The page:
Welcome back to another week of coverage of Boros in the Pauper format. Last time I went over a rough overview of the archetype, and today I’m here to go over a number of the different cards various builds often run. As you may recall last week I talked about the different versions of the deck that exist. Be they Kuldotha Boros, Boros Monarch, or Searing Blaze Seeker Boros, there’s a number of different ways to play the decks themselves. Thankfully, though, the core is often the same.

You’ll find most lists run playsets of Kor Skyfisher, Glint Hawk, Lightning Bolt, Galvanic Blast, Thraben Inspector, a couple Journey to Nowhere, and a few Battle Screeches. Six to eight two-mana artifacts that draw a card on entering the battlefield are also a core staple, usually including Prophetic Prism, Ichor Wellspring, and Alchemist’s Vial in different combinations depending on the specific build of the archetype. Wellspring sees play in Kuldotha builds due to the fact that you can get extra value by sacrificing it. Since you can’t get this in Monarch builds, those lists prefer to run Vial which can give them a bit of edge in stopping a crucial attack or block, or even fill up the graveyard should they choose to run Swirling Sandstorm in their sideboard.

You’ll find a fairly similar trend with the mana bases across the different decks. Usually you’ll find both artifact lands in Great Furnace and Ancient Den to go along with your small dose of basics. This helps you to turn on metalcraft as well as play Glint Hawks reliably. You also run certain duals like Boros Garrison and Wind-Scarred Crag. While Boros Guildgate has occasionally seen play, it’s inferior to the Crag which is quite affordable as is. You’ll also see some number of Forgotten Cave and Secluded Steppe to help filter through your deck. Last you’ll have your flex slots, often including utility cards such as Radiant Fountain, Mortuary Mire, Bojuka Bog, Kabira Crossroads, and Sejiri Steppe. The numbers on each of these cards vary more than the other core cards of the list, and you’ll find that if you look at various builds the numbers shift a lot. I recommend playing with the numbers, keeping in mind others that have put up results on MTG Goldfish’s page for the archetype, until you find one that feels right for you and your local metagame.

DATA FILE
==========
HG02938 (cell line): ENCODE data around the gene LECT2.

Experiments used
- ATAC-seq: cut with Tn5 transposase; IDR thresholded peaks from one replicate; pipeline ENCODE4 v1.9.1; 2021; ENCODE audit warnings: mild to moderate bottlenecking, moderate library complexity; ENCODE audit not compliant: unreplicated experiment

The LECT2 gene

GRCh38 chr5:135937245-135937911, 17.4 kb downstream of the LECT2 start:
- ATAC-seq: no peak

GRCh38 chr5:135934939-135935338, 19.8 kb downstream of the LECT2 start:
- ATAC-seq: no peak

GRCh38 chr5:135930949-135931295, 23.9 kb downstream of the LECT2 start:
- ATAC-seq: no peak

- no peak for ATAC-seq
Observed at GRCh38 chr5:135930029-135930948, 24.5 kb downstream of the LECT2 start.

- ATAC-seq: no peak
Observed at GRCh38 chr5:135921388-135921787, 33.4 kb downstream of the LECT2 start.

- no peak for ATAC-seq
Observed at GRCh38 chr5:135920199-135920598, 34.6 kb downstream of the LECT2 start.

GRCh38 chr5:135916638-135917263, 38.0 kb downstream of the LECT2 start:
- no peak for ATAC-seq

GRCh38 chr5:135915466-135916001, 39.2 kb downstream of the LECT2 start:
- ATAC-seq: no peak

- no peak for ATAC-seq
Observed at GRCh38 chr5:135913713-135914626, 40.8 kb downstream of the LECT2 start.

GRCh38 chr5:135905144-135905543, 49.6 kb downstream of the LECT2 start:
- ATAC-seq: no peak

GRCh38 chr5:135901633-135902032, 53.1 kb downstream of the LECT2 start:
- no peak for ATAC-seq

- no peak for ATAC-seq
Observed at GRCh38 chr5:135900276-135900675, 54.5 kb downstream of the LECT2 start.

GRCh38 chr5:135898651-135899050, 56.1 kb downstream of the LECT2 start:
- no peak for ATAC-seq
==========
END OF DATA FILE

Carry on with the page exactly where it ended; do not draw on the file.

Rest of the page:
Aside from one or two slots, the lands are fairly rigid. The same can’t necessarily be said for the non-land cards, however. There’s a lot more options and even some normally sacred cows like Battle Screech can find themselves getting cut from the list. Usually, though, the flex slots as they’re called revolve a bit more around your overall removal package. While your sets of Bolts and Blasts usually put in plenty of work, sometimes you need a little more. And while Journey to Nowhere generally sees at least a pair of copies in the 75, you might want something that hits more than creatures.

While targeted removal is great, decks that revolve around lots of small creatures, from Delver to Elves, have been becoming more and more prevalent in the metagame. As such, it’s been becoming more common to see cards normally regulated to the sideboard make it into the maindeck in the form of Electrickery and to a lesser extent Krark-Clan Shaman to make sure you can take out those pesky problem boards. It also sometimes opts for a lone copy of Firebolt for some extra repeat damage or Oblivion Ring over a copy of Journey to be able to take care of a wider swath of cards.

Sometimes you want to extend your board that much further, however. Cenn’s Enlistment is a card that’s come up from time to time that helps build up your army and get rid of unneeded lands in the late game. In far fewer circumstances, some people even try running Sprout Swarm. You may be in Boros, but you can still generate the green mana for the card with Prophetic Prism; and then use the tokens made by it themselves to help with the costs. If you don’t want to push for tokens quite so much, however, Reaping the Graves offers you the ability to get back a number of creatures killed in the fray and potentially generate further value from your cantrip artifacts. This is the reason the deck also sometimes runs black nonbasic lands, apart from the clear value those lands generate on their own.

Finally we have a couple of cards used to help close out the game. Prismatic Strands, as mentioned last time, holds off your opponent from crushing you. It’s fairly recent tech that’s popped up over the last year. Not everyone chooses to run it in the maindeck, though you can usually expect to see a few out of the sideboard. The card that arguably pushed Boros to the top tier at first was Rally the Peasants. However, the card saw its greatest amount of play in the Kuldotha build before Palace Sentinels was released online. It no longer sees very much play these days, but some players run it as a way of ending a game quickly.

With so many ways to build these decks across the greater archetype, how will your list end up looking? I’ll help you round out your 75 next week when I talk about sideboard options and how the usual cards stand up against different matches. Until then, rally some tokens to victory and take your opponents down!

Kendra has been playing Magic since Urza block and never looked back. Playing a variety of formats and being known for championing Pauper in particular, the Elf Queen can be found hanging out on Twitter as well as streaming on Twitch, always seeking to better the community at large.

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